Man who booked flights for hitman in Kinahan cartel murder plot is jailed

Man Who Booked Flights For Hitman In Kinahan Cartel Murder Plot Is Jailed
Dubliner David Duffy is the latest man to be sentenced for his involvement in a bid by the cartel to murder James 'Mago' Gately. Photo: Collins
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Paul Neilan

A man who booked flights for an international hitman hired in a Kinahan cartel plot to murder a rival Hutch gang member has been jailed by the Special Criminal Court for five years.

Dubliner David Duffy is the latest man to be sentenced for his involvement in a bid by the cartel to murder James 'Mago' Gately and was on Friday jailed by the three-judge court for supplying logistical support.

Mr Justice Hunt said that while Duffy had not directly participated in the surveillance of Mr Gately's car, he was involved in booking flights for a former Estonian separatist fighter turned international hitman, Imre Arakas, to come to Ireland.

The court has heard on previous occasions that Arakas (63) was brought to Ireland on April 3r, 2017 to target Gately but was intercepted by gardai before he could carry out the contract on the victim's life. He was jailed for six years in December 2018, having pleaded guilty to conspiring with others to murder Gately in Northern Ireland between April 3r and 4th, 2017.


In April, Duffy (33) of Greenfort Lawns, Clondalkin, Dublin 22, pleaded guilty to having knowledge of the existence of a criminal organisation and participating in or contributing to activities connected with the said offence, namely the murder of James Gately, with the intention of enhancing the ability of the said criminal organisation or any of its members to commit the serious offence, within the State between December 7th, 2016 and April 6th, 2017, both dates inclusive.

Logistical support

In passing sentence on Friday, presiding judge Mr Justice Tony Hunt said that Duffy had provided logistical support to an organised crime group of the "most serious variety in the commission of a serious crime".

Mr Justice Hunt said that "the forestalling of the attempt on Mr Gately's life was only made possible by gardaí".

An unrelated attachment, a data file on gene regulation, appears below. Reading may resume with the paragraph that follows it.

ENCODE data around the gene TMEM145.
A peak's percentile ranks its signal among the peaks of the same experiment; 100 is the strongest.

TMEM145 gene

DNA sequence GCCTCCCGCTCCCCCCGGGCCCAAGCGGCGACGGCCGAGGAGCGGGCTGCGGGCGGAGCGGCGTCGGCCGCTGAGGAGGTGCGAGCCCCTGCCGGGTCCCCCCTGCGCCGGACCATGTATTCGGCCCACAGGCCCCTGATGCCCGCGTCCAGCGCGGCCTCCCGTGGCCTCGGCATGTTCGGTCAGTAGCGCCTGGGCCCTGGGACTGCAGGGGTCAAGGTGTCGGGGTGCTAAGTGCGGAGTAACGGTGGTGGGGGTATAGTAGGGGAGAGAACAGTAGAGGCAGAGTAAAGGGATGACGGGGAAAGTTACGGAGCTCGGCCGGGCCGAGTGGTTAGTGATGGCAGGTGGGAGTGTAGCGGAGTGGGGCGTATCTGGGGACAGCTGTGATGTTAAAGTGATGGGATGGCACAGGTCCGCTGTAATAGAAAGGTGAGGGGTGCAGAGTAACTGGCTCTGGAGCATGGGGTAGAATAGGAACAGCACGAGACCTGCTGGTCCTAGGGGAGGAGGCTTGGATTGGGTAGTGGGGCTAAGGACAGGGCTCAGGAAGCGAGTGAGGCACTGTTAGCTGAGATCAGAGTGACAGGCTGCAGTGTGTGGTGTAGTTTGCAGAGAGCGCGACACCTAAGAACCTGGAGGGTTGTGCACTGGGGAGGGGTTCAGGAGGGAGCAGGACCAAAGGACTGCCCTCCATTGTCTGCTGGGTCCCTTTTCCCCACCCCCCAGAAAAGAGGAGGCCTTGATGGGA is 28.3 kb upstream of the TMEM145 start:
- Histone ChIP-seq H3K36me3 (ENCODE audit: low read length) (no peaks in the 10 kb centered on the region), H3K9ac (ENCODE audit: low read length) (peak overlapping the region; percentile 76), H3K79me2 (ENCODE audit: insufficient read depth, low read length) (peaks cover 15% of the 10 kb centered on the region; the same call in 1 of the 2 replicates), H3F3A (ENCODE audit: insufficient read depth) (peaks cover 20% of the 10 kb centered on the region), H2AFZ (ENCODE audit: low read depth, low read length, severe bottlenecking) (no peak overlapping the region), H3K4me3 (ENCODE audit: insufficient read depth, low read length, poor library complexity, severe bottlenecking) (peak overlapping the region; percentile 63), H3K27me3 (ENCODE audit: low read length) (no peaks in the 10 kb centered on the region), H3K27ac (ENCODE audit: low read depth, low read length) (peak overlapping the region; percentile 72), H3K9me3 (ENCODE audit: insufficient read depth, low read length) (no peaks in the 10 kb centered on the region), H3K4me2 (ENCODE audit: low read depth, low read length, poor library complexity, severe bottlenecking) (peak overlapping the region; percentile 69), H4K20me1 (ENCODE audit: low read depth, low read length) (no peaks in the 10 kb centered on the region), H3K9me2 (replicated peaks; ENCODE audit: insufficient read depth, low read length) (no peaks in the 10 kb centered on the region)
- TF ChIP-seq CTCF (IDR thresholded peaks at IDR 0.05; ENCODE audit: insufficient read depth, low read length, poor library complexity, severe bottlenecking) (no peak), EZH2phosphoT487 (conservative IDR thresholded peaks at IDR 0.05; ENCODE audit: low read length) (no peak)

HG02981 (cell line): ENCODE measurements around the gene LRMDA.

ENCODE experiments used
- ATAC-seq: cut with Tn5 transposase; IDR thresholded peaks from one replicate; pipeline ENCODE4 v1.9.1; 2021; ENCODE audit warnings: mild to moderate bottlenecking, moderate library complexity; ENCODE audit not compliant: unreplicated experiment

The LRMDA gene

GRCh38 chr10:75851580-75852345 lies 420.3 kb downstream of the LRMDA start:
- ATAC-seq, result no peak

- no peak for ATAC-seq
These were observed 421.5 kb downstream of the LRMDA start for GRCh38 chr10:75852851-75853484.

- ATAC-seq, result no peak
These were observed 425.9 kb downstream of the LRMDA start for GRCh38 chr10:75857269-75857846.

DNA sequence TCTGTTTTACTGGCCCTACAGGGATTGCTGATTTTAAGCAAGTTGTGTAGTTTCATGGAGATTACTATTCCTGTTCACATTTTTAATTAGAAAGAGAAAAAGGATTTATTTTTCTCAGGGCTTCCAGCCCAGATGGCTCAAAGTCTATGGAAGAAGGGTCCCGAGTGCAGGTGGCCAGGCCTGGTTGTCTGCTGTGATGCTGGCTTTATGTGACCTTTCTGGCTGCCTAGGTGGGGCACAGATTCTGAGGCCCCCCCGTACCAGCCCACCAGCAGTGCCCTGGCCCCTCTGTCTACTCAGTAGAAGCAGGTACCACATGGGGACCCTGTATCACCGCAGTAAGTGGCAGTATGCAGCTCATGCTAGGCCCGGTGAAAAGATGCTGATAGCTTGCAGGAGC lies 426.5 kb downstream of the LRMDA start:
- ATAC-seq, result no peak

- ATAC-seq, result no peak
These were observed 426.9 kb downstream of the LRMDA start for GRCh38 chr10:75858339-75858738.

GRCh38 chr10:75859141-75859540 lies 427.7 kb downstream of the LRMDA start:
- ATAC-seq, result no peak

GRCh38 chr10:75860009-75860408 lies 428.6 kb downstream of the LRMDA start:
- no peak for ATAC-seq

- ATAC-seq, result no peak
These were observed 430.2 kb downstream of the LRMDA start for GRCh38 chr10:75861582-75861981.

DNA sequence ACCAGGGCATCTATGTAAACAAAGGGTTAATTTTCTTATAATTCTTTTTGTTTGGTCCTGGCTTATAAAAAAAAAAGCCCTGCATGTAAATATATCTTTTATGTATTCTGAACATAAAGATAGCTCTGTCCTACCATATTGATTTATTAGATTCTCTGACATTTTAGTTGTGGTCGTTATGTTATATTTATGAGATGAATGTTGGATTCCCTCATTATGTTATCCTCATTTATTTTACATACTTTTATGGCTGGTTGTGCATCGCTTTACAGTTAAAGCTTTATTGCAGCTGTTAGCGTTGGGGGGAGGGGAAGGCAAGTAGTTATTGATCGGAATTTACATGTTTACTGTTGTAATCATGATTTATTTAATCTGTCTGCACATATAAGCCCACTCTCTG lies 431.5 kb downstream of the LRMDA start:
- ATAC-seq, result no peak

The judge said that Duffy had been involved in booking flights to and from the UK for the organisation ahead of the planned attempt and sourced a vehicle for use by the gang.

The judge said that Duffy was involved in the planned cleaning of a car of fingerprints, that he was in possession of a pack of SIM cards intended for use in burner phones and that he was in "frequent" contact with the director of activities in the foiled plan.

Mr Justice Hunt said that Duffy also sourced tracker devices for vehicles, one of which had been attached to Mr Gately's car in Belfast.

The judge said that Duffy's role was, however, "limited to logistics" and that he had only one previous conviction of any significance.

Early guilty plea

He fixed eight years as an appropriate headline sentence for the offence, which carries a maximum of 15 years' imprisonment.

Discounting a quarter of that sentence due to Duffy's early plea of guilty, the judge said he would also take into account Duffy's "reasonable record of employment".

Mr Justice Hunt said that Duffy would be a relatively young man upon release and that there was also a possibility of rehabilitation. He said Duffy should "address the personal difficulties that brought him to his current situation".

Mr Justice Hunt then suspended the final year of a six-year sentence and ordered Duffy to engage with the probation services for that year upon his release.

The judge further ordered that Duffy be of good behaviour for three years upon his release and that he enter into a €100 bond to that end.

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